Meanwhile Anna made her appearance, a woman venerable in age, the living exemplar of the Temple, in which she had dwelt amid prayer and fasting from her youth. She, too, recognized the Savior and exalted Him as the Messiah, and her pale, careworn cheeks and dull eyes quickened again with youthful joy and happiness. To all who cared to listen she made known the momentous revelation concerning the Messiah.
Then, too, there were the important prophecies spoken concerning the Child. But Simeon, the just one, had inflicted a keen wound upon Mary, and upon Joseph also, in foretelling the child’s future, a wound that knew no healing in the lifetime of either. “What will become of this beloved Child?” Saint Joseph may frequently have asked himself as he clasped the Son of his heart in his arms, and by degrees saw Him develop into the most lovable of the children of men, comparable only to the angels.
Joseph and Mary now passed through the stone parapet and ascended the steps leading to the bronze Nicanor Gate, glittering with overlaid gold. In this gateway, to the right, were two smaller entrances through which the women after childbirth and the lepers passed for the ceremony of legal purification. The women had to present themselves to the priest, and after a prayer and a blessing they were admitted to the Women’s Court. Here were the large collection boxes with trumpet-shaped openings into which the money for the various sacrifices was deposited. According to the amount given, the private sacrifices of lambs or doves were offered after the morning sacrifice.
Mary submitted to this ceremony in conformity to the example of her Son, who Himself had obeyed the ritual law of circumcision and presentation in the Temple, although neither she nor He was bound according to the intent of the lawgiver. Since the thirteenth century, art has represented Saint Joseph as a participant in this ceremony in that he carries a basket or cage containing the doves for Mary’s sacrifice.
It was either after or during this ceremony that, through the father, the presentation and redemption of the firstborn took place. Saint Joseph, as the father, placed the Child in the arms of a priest, who, raising Him aloft and holding Him toward the Holy of Holies, offered Him to the Lord, and after the payment of the five shekels returned Him to His father while pronouncing the words of benediction.
Our Savior submitted to this ceremony, though needing neither consecration nor sanctification. The union of His humanity with the Second Person of the Godhead had sanctified and united Him to God in such a manner as no sacrament or ceremony could do. Never before during the time of the Old Testament had such a glorious sacrifice been offered in the Temple. Its majestic grandeur shed its radiance over the sacred edifice and throughout all the earth and all times, and caused the utter poverty and inadequacy of the ancient worship to be revealed in a more brilliant light.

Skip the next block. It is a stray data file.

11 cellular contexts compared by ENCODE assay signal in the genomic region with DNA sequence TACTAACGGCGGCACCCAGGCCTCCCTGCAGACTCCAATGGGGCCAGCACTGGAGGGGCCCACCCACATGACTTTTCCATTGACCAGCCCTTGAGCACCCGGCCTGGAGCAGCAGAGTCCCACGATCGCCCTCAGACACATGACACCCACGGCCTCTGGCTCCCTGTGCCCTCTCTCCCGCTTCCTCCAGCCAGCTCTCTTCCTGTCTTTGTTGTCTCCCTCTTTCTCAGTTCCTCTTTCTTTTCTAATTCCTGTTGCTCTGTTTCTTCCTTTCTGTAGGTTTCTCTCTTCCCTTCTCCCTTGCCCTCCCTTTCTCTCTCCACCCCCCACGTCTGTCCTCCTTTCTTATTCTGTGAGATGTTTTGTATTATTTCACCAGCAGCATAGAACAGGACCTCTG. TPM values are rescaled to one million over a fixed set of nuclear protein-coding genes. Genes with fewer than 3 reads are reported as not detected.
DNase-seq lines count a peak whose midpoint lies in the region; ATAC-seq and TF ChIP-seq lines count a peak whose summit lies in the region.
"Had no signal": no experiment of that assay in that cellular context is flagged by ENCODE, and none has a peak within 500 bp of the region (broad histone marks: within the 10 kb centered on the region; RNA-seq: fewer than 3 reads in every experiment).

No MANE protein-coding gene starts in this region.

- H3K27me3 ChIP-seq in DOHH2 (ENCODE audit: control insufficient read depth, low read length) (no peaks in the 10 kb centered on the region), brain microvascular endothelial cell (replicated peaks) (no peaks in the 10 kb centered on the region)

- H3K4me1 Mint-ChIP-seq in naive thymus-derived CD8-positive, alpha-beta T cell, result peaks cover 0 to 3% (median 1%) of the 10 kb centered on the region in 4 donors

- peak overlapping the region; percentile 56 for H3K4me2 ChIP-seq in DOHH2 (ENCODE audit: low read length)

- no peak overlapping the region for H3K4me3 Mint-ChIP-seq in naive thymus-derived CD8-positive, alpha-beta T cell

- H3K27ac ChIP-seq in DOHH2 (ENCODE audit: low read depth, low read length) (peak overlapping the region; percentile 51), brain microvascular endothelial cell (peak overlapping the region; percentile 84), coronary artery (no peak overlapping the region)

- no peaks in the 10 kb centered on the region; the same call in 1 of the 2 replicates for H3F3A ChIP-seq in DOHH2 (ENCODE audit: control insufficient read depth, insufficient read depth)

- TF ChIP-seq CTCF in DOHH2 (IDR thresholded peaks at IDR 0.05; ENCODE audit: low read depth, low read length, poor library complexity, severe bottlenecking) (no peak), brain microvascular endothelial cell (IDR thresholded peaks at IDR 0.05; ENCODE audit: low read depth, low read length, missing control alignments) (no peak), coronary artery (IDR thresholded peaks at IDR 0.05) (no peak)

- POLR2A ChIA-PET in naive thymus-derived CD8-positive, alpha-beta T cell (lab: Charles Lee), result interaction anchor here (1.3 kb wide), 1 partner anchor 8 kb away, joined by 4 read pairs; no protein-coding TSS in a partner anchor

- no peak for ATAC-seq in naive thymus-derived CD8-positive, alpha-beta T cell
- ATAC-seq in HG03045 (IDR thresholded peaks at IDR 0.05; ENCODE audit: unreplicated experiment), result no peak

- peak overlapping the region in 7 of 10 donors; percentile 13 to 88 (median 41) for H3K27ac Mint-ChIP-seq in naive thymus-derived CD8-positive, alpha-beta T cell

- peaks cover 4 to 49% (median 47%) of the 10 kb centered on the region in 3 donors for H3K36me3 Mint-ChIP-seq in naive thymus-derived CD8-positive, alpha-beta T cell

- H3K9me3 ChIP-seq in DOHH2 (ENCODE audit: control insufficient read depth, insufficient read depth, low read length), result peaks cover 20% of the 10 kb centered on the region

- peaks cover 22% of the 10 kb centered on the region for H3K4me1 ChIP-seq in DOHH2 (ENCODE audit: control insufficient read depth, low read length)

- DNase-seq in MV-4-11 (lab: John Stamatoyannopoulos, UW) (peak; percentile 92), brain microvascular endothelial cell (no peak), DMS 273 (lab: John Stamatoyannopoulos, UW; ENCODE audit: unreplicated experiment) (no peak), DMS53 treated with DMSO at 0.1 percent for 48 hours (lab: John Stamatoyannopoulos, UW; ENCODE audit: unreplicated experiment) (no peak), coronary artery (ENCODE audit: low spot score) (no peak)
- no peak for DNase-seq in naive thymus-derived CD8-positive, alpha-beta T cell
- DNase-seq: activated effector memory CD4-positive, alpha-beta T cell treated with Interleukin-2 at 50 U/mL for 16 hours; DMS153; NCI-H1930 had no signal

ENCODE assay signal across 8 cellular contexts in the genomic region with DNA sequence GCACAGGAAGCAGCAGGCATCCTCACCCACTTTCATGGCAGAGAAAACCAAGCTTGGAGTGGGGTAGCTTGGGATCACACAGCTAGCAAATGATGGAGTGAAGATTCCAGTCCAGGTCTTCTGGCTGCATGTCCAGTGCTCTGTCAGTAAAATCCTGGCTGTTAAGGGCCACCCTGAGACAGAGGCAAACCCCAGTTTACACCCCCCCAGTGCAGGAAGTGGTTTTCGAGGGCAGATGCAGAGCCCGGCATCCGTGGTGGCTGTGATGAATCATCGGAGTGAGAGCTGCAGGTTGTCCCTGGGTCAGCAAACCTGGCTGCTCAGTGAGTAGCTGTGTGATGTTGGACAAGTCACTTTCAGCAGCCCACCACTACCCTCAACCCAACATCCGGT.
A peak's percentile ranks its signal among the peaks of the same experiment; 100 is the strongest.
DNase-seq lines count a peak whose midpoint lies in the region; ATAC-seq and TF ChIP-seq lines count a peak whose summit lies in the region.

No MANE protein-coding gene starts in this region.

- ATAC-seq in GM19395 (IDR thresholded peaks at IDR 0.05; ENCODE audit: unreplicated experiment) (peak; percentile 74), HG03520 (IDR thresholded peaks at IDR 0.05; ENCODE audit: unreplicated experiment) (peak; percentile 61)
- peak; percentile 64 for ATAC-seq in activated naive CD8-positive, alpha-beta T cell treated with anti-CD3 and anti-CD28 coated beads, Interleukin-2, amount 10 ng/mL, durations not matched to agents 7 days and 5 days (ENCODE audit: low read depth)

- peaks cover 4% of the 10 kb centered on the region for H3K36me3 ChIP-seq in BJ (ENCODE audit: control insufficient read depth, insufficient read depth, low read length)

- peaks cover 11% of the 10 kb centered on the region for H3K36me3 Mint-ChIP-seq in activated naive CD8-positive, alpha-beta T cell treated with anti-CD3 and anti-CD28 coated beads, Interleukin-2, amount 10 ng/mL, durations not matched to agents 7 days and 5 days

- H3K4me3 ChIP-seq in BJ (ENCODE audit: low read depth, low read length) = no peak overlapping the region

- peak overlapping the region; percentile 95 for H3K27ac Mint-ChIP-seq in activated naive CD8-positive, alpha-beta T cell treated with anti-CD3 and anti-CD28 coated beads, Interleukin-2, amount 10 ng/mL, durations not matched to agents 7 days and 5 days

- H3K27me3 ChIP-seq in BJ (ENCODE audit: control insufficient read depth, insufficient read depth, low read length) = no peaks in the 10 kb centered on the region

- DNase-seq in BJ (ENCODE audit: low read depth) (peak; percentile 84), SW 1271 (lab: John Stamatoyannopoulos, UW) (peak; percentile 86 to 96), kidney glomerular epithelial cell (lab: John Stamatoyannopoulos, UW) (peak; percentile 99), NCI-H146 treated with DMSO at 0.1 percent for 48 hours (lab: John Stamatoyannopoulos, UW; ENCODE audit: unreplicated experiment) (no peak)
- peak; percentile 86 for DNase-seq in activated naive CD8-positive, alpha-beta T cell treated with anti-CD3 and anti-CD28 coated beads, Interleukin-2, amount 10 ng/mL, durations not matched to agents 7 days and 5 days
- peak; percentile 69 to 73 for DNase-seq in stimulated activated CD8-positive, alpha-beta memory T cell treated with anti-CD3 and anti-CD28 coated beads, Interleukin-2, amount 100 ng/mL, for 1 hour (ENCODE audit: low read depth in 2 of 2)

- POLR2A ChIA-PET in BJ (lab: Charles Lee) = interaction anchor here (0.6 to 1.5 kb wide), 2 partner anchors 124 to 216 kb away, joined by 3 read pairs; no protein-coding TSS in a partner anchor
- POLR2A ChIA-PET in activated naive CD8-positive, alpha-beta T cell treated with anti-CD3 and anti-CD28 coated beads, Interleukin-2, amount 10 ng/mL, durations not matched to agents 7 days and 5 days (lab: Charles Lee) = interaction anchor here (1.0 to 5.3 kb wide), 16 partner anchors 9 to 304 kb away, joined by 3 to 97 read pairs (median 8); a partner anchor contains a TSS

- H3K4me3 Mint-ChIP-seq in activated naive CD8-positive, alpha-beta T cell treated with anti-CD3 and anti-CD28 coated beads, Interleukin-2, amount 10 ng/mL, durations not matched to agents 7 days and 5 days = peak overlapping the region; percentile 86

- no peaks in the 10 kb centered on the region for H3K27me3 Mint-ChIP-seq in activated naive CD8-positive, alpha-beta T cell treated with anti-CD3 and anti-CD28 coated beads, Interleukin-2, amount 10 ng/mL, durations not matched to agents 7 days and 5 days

Now indeed did the new Temple shine with that transcendent glory that the prophet foresaw would come to it from the Messiah’s presence and manifestation within its precincts (Hag. 2:10). All the sacrifices of the Old Law combined their brilliance in the splendor of this sacrifice; by it the ancient priesthood reached the pinnacle of honor and distinction, while God Himself stooped to earth in a more loving and condescending manner than at the dedication of the first Temple by Solomon. Here on Mount Moria it was that Abraham offered his firstborn son.
Another Abraham is here now offering his Son, but one incomparably more just and more pleasing to God than the first Abraham. It is Saint Joseph. Hence, he has been chosen by God to be patriarch of the New Law. And if Mary and Simeon and Anna were present with Saint Joseph at this ceremony and together praised God with the words “God is good and His mercy endureth forever; we have received His mercy in the midst of His Temple” (Ps. 117:1; 47:10), this would have been the first Candlemas procession, and it was formed by the most venerable and holy personages in all the history of the Church.
Editor’s note: This article is adapted from a chapter in Father Meschler’s book, The Truth About Saint Joseph: Encountering the Most Hidden of Saints. It is available as an ebook or paperback from Sophia Institute Press.